Simply shrinking a micro mold design to a small size isn’t effective. Micro molding requires tolerances and design features that even world-class molders don’t believe can be done. Micro molding resins and thermoplastics and the standard route, but micro molding materials are only the beginning of this high precision puzzle.

Selecting The Best Micro Molding Materials

There is no perfect material, each is unique and accomplishes a specific purpose. We work with a wide variety of micro molding materials  and micro molding resins and have done extensive research on melt flow and behavior and we have determined an excellent process for the most demanding micro mold projects.

There are several questions that will be helpful as you select the best micro molding material for your project. Here are some questions we typically start with:

  • What environmental conditions will the part need to operate under?
  • Does it need to withstand solder reflow temperatures or other high-heat situations?
  • Does it touch the human body or other bio-materials?
  • Are there lubricity or hydroscopic properties to include or exclude?

Selecting the perfect micro molding resins and thermoplastics is very much an art form. Knowing how a given resin will perform with the desired micro-features takes experience. We’ve seen a lot over our 30+ years, and are glad to assist where we can.

Examples of micro molding resins and thermoplastics

Polyethylene (PE)

Polyethylene, first accidentally developed in 1898 by Hans von Pechmann[5], is considered the most “widely used” of the plastic resins available. It is estimated that 80 million metric tons of material are used annually.[6] It’s most common use is for packaging, specifically plastic bags.

Polypropylene (PP)

Polypropylene was first developed in the mid-1950s by scientists Paul Hogan and Robert L. Banks (the same two from Phillips Petroleum that discovered the HDPE). They were working with ethylene and propylene separately for a project and “accidentally” combined the two materials forming both crystalline polypropylene and linear polyethylene.

Nylon (Polyamide)

Nylon, or polyamide, is a highly engineered thermoplastic synthesized from ethylenediamine.[12] The material was first introduced in 1938 by DuPont as a fiber and then as an injection moldable grade in 1941.

Polycarbonate (PC)

Polycarbonate was first sold commercially in 1958 when both Bayer and GE scientists from across the globe independently “discovered” similar processes for producing the material earlier that decade. GE’s material, Lexan, and Bayer’s Makrolon are still very common brands of PC today.

Delrin (Acetal / Polyoxymethylene / POM)

Polyoxymethylene, or Acetal, or its more common trade name, Delrin, was first developed in the 1920s but because it was not considered thermally stable it wasn’t initially commercialized. It wasn’t until 1952 when DuPont scientist stabilized the process, a patent was filed in 1956, and commercial production began in 1960.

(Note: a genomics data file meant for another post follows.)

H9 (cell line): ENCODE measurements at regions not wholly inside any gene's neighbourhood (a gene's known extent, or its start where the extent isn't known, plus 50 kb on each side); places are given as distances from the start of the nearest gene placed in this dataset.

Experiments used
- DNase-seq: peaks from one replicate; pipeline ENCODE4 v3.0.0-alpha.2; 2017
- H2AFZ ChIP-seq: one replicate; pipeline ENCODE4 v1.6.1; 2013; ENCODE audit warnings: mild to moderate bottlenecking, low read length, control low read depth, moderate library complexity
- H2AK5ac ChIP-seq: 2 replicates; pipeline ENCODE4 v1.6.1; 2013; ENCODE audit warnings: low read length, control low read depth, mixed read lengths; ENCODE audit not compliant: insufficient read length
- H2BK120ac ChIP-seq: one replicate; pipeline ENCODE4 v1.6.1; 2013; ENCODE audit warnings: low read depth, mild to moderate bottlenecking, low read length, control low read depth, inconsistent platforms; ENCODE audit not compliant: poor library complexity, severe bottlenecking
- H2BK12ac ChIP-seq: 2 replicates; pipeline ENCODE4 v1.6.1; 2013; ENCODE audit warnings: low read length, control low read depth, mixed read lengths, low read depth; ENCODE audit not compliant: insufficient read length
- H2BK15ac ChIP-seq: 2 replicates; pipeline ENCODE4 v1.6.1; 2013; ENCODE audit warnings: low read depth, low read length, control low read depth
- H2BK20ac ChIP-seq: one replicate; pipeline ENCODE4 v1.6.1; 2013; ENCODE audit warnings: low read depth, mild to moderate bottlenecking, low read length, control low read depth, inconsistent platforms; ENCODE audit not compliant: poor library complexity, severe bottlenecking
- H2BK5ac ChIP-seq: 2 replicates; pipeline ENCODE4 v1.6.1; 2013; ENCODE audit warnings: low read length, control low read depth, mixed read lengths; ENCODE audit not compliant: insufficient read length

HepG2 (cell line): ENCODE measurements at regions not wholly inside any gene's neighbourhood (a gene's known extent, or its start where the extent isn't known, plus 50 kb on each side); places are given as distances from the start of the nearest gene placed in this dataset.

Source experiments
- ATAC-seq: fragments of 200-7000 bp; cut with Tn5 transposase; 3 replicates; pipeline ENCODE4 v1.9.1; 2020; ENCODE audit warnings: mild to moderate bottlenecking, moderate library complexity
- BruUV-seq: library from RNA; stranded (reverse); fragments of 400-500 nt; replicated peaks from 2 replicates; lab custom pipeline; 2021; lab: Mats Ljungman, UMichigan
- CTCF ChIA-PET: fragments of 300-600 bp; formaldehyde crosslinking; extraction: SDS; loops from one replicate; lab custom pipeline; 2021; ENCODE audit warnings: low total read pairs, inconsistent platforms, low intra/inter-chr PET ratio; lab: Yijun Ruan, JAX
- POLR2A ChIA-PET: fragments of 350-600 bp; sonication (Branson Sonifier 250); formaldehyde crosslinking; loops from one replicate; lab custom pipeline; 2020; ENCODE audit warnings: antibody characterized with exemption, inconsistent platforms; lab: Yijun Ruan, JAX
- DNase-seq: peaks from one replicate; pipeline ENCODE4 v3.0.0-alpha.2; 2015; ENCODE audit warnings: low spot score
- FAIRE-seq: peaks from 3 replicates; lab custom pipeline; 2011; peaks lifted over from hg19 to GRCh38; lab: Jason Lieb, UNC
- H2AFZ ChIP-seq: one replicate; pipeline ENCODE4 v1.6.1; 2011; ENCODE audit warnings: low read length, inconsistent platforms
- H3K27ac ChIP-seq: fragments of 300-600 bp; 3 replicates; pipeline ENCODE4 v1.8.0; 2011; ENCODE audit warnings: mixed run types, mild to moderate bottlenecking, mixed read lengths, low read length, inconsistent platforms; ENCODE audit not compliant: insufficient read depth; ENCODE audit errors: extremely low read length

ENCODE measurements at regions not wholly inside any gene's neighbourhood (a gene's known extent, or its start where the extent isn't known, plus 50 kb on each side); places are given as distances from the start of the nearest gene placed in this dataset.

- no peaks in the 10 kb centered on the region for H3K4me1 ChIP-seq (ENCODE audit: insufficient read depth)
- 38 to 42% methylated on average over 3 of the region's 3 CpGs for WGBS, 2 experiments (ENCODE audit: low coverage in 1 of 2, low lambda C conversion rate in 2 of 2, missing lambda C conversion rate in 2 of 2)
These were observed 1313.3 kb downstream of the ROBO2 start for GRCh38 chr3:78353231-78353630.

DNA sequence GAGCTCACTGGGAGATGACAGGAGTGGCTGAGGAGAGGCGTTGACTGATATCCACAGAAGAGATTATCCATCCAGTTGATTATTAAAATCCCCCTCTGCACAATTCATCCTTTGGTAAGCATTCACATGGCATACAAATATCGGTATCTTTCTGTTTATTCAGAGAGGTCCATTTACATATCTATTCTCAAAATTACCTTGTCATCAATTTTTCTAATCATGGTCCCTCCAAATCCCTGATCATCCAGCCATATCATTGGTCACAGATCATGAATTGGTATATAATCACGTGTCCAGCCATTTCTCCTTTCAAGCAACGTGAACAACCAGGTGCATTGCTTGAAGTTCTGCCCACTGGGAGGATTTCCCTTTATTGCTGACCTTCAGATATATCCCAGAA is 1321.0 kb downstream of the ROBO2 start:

Polysulfone (PSU)

Polysulfone, known for its “toughness and stability at high temps,” was first introduced to the market in 1965 by Union Carbide. It is considered the “highest service temperature of all melt-processable thermoplastics.” It’s also used as a high-end replacement to Polycarbonate for specialty applications.

Polybutylene terephthalate (PBT)

Polybutylene Terephthalate was first marketed in 1970 by the company now known as Ticona.[24] PBT is a semi-crystalline resin with “excellent” mechanical and electrical properties. It is also considered highly resistant to chemicals.[25] The material tends to shrink very little during forming and is mechanically very strong.

Acrylic (Polymethylmethacrylate / PMMA)

Acrylic, developed in the 1930’s as a coating, commercialized in 1937 as a moldable resin. Although it comes in many other variations it is probably best known by the name of Plexiglas and has played an important role in safety and glass replacements.[27] Its extremely high durability and transparency make it a perfect candidate for long life applications.

PEEK (Polyether ether ketone)

British chemical company, Imperial Chemical Industries (ICI), first patented the PEEK formulation in 1978 under the trade name Vitrex.[30] The PEEK polymerization is considered an “organic polymer thermoplastic” and is resistant to thermal breakdown and is mechanically and chemically very stable.

Ultem (Polyetherimide / PEI)

Polyetherimide, otherwise known by its trade name Ultem, was introduced by General Electric (now SABIC) in 1982.[33] PEI is considered to be a relative to PEEK. It’s typically cheaper than PEEK, it’s also clear (or amber) but is less resistant to heat and strength when compared to its cousin. It can withstand continuous use temperatures of 340°F (170°C).

LCP (Liquid Crystal Polymer)

LCP, or Liquid Crystal Polymer, as a moldable resin is fairly new even though the components and research that ultimately lead to the resin we know today happened as early as 1888.[38] It wasn’t till 1980, almost 100 years later, that the injection moldable version was available to the market.

Other Micro Molding Materials

There are 1000’s of micro molding resins and thermoplastics and we have processed many of them. If there is a specific material that you’d like to know about for use in micro mold applications please let us know. You can also download our micro mold material selection and our thin wall study.

Contact us to understand which material will work best for your project.